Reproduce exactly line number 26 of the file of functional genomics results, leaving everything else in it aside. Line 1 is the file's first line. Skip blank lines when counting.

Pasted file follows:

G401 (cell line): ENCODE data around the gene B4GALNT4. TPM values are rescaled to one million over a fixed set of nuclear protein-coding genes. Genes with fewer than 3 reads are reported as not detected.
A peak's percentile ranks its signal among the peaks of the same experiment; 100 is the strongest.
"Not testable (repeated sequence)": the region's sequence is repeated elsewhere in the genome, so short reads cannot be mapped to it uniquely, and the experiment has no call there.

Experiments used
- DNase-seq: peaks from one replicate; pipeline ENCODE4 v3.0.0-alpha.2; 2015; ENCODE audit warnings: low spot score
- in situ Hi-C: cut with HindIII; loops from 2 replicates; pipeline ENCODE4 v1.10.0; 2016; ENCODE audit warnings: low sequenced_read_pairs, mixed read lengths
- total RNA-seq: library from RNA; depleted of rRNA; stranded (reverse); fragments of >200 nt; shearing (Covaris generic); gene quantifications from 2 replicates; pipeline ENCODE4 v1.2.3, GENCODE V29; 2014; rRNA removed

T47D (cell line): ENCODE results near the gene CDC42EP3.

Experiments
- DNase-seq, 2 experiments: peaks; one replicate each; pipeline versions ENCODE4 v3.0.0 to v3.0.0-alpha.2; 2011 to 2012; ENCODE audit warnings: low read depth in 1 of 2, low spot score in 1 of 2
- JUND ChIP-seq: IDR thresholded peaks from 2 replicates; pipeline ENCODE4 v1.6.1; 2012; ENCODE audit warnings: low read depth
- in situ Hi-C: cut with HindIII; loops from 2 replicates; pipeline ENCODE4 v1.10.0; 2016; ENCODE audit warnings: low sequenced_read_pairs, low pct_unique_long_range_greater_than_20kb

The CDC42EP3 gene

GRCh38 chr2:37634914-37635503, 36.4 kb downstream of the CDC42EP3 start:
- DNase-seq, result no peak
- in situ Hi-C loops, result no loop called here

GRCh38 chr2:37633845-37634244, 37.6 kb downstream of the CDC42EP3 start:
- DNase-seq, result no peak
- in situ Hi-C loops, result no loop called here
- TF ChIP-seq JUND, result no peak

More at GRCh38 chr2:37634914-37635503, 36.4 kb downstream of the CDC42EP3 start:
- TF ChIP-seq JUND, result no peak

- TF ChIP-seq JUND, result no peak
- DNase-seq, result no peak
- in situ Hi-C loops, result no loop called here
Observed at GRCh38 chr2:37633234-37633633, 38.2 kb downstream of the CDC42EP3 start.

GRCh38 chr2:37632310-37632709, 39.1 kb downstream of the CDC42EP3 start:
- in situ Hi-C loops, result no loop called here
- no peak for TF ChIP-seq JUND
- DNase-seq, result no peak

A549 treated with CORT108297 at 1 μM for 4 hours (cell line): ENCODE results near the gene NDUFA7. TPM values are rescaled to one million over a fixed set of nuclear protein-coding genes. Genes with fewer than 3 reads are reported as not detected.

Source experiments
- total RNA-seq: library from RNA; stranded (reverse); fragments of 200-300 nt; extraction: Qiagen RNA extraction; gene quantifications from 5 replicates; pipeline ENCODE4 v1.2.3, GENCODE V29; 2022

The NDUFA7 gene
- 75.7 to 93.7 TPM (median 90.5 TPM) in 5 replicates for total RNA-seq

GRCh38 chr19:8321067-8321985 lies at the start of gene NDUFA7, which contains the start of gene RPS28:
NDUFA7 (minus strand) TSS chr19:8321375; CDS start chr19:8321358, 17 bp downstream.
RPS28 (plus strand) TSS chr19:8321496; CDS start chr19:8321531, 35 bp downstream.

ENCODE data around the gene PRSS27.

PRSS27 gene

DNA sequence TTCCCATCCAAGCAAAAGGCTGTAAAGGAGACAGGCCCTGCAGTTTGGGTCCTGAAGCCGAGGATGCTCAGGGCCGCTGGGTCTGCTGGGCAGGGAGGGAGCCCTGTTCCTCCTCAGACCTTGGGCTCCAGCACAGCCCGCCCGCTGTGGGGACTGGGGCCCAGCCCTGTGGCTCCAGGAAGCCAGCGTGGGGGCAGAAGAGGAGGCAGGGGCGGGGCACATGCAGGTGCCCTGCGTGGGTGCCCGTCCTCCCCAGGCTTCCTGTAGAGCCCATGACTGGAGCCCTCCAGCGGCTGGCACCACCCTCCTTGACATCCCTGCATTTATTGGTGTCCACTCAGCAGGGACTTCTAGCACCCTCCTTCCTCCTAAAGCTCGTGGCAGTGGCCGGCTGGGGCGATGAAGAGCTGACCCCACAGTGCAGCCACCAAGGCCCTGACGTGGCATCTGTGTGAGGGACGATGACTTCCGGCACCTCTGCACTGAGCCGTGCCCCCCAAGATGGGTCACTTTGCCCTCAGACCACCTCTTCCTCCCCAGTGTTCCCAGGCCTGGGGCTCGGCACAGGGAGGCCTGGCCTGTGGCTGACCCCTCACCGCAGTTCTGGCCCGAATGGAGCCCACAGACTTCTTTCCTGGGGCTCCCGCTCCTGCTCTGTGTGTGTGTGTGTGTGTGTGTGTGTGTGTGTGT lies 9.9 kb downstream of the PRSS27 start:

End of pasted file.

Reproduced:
Observed at GRCh38 chr2:37633234-37633633, 38.2 kb downstream of the CDC42EP3 start.